The gold market is seeing some follow-through buying to kick off the new trading week as the dollar rally shows more signs of fading. The dollar has declined to about a three-week low, and gold is likely benefiting not only from dollar weakness but also from bargain hunters and short-covering.

 

Stocks have begun the week on a strong note, with the Dow Jones Industrial Average up over 200 points in early trade. Despite the numerous economic and geopolitical issues currently being faced, investors remain hungry for risk and will likely keep buying stocks in the near-term until proven wrong.

 

The U.S./China trade war officially got underway Friday as new tariffs took effect. Although markets do not appear to be very concerned at this point, some investors are clearly taking note and expressing concern over the potential effects of a war on trade. On Friday, Bridgewater Associates founder Ray Dalio tweeted: “Today is the first day of the war with China.”

 

Dalio is no ordinary investor. His hedge fund is the largest in the world, managing some $160 billion. His tweet would seem to suggest that investors are not appreciating the possible global impact of a trade war. As both sides threaten further tariffs on trade, the situation could become far more serious in a hurry, and market volatility could come roaring back with a vengeance.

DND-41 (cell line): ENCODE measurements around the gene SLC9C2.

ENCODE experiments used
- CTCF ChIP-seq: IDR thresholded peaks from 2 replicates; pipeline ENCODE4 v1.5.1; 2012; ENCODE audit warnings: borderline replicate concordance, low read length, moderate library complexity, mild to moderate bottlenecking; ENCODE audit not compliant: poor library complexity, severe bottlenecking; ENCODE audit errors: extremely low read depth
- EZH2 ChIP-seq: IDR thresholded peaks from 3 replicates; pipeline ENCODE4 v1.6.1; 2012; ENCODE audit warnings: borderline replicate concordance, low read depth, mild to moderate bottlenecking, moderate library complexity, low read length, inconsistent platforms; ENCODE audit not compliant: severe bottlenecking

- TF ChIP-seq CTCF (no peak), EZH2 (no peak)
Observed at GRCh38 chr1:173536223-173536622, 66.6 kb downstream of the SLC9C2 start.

Also on the geopolitical front is the somewhat bizarre situation with North Korea. The ongoing negotiations between the U.S. and the country over denuclearization have taken a negative, hostile and arguably predictable turn for the worse. Fresh comments from North Korea seem to suggest that the two countries are not on the same page at all. This comes just a few weeks after leaders from both nations seemed to find some common ground and appeared willing to open a new chapter in relations.

 

The flattening yield curve may also be an area of focus for investors this week and in the weeks ahead. The curve has now declined to a level under .3%. If the two-year yield moves above the 10-year yield, it would be a strong indication that the next recession is on the horizon and could fuel a significant flight to safety in the marketplace. An inverted yield curve could force the Fed to rethink its plans regarding interest rates, and the central bank could even have to consider cutting rates again to fight the next slowdown.

 

In the meantime, the gold market could remain on the defensive as a deteriorating technical posture and bearish sentiment take a toll. Given the potential for a serious escalation in the war on trade as well as the increasing risk of recession, however, prices may not fall significantly further from recent levels. If, or perhaps when, the stock market does reverse course, the gold market could see a dramatic increase in investor interest and could embark on what may very well be the next major cyclical bull market.